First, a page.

1940: The U.S. Army takes control of the Wayne County Airport as a staging base for transport military aircraft to Europe. With the addition of new hangars and runways, the airport has been renamed Romulus Army Air Field.

1944: The U.S. Army releases the airport.

1947: Wayne County Airport is now called Detroit-Wayne Major Airport and measures four square miles.

1956: A new device allows Civil Aeronautics Administration (CAA) controllers to scan for aircraft 200 miles away.

1958: Detroit-Wayne Major Airport morphs into Detroit Metropolitan Wayne County Airport (DTW); Terminal 1 opens.

1966: Terminal 2 opens. There are 13 passenger airlines at DTW.

1967: Terminal 1 has been renamed the L.C. Smith Terminal.

1974: The Michael Berry International Terminal is now built.

1975: Terminal 2 is renamed J.M. Davey Terminal.

1978: Deregulation takes control away from the government and airlines can now set their own routes and fares.

1986: Northwest Airlines creates a hub at Detroit Metropolitan Airport.

1992: The FAA unveils the $15 million Air Traffic Control Tower, the tallest in the Great Lakes Region.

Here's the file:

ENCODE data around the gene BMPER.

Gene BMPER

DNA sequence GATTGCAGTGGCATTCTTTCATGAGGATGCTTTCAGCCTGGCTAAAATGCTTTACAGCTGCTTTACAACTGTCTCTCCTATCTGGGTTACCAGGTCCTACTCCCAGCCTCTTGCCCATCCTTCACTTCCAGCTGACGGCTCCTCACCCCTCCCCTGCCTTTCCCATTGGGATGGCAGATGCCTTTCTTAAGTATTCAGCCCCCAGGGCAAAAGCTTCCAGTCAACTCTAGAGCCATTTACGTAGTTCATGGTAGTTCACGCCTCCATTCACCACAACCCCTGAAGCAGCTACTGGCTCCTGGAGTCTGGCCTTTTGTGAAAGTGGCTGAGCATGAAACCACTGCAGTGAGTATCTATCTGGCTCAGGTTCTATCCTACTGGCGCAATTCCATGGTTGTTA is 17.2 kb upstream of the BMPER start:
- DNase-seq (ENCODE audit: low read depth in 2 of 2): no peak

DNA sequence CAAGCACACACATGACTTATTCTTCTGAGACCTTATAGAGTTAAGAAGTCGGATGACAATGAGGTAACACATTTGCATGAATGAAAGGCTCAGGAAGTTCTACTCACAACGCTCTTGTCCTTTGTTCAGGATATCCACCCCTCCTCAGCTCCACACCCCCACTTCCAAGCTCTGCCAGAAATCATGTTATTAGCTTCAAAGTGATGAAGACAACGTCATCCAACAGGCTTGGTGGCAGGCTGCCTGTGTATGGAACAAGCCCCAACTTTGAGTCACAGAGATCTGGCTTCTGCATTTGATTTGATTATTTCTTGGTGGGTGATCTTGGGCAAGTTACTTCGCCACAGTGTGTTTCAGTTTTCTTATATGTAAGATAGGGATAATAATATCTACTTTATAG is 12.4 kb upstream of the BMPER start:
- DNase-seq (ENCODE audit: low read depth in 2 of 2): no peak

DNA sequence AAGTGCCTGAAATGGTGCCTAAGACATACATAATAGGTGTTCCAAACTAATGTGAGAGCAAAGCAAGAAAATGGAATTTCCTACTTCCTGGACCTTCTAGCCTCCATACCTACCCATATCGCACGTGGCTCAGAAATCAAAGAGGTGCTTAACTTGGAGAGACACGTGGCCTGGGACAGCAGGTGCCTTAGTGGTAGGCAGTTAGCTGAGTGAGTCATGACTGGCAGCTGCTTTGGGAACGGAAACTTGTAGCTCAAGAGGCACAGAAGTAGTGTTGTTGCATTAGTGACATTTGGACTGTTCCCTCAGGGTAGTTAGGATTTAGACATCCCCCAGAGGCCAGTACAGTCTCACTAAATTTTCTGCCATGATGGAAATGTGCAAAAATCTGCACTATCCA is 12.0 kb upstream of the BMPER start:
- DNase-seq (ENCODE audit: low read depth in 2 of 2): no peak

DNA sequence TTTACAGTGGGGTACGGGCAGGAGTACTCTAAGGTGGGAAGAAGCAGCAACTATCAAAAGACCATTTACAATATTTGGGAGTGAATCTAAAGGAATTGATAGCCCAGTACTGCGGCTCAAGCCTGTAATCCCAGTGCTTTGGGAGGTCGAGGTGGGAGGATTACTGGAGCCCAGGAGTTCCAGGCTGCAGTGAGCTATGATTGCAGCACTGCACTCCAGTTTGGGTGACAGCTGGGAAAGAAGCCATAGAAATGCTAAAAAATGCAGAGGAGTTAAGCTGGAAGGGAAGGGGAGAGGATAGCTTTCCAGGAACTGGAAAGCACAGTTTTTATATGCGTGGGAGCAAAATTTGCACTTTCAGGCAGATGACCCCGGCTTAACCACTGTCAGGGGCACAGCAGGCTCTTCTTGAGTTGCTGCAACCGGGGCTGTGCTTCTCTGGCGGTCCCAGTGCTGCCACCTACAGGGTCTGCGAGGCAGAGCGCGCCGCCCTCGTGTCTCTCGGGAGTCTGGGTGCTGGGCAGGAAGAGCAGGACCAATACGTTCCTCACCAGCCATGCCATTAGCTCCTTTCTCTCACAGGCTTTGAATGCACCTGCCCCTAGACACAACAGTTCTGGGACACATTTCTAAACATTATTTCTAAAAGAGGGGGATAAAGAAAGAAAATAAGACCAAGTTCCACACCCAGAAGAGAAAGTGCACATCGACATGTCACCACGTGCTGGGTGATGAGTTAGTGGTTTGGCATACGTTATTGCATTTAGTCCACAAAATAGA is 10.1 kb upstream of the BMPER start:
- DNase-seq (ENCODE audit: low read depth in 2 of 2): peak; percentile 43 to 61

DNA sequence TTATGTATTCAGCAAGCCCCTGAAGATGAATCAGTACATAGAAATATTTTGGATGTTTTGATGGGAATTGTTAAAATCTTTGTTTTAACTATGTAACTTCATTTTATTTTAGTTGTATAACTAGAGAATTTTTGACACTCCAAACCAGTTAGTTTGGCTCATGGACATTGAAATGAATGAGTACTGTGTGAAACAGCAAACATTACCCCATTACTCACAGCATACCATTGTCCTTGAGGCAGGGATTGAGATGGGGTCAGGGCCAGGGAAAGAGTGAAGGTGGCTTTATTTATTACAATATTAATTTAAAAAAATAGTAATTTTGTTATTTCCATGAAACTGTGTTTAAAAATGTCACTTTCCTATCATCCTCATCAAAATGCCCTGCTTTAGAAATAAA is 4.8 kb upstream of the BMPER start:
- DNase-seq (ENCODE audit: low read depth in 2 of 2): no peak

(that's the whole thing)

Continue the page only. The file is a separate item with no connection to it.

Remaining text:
1996: A new Midfield Terminal is planned.

1997: Crosswinds Marsh nature preserve replaces disturbed wetlands at Detroit Metropolitan Airport from new runway construction.

2001: Runway 4L/22R opens, creating a runway configuration of two crosswind runways and four parallel runways.

2002: Detroit Metropolitan Airport’s Midfield Terminal opens.

2005: The J.M. Davey Terminal is demolished so the new North Terminal can be built.

2008: The North Terminal is opened at Detroit Metropolitan Airport.

2009: Delta Air Lines is the hub airline at DTW.

2010: Detroit Metropolitan Airport is ranked highest in overall customer satisfaction according to a J.D. Power and Associates 2010 North America Airport Satisfaction Study. 

2011: The Airport Authority Fire Department is the first in the country to get international accreditation from the Center for Public Safety Excellence, Commission on Fire Accreditation International (CFAI).

2012: The Ground Run-up Enclosure (GRE) opens to cut back on noise in nearby communities.

2019: DTW is chosen by Airports Council International (ACI) as one of the best airports by category and size in North America for customer service – an extremely high honor in the aviation industry.

2023: DTW is awarded the 2022 Airport Service Quality (ASQ) Award for “Best Airport of 25 t- 40 million passengers in North America.” 

2023: Sun Country Airlines, WestJet and Icelandair are included in air carrier service, bringing the total number of passenger airlines to 16.

2023: DTW is #1 in customer satisfaction for mega airports by J.D. Powers 2023 North America Airport Satisfaction Study.

2023: In November, DTW welcomed Turkish Airlines, increasing to 17 the number of passenger carriers.

Contact Valet Connections DTW Parking

We hope you learned a little bit of new information with Valet Connections today. Contact us at (734) 992-4946 to reserve your valet service now for your upcoming airport trip.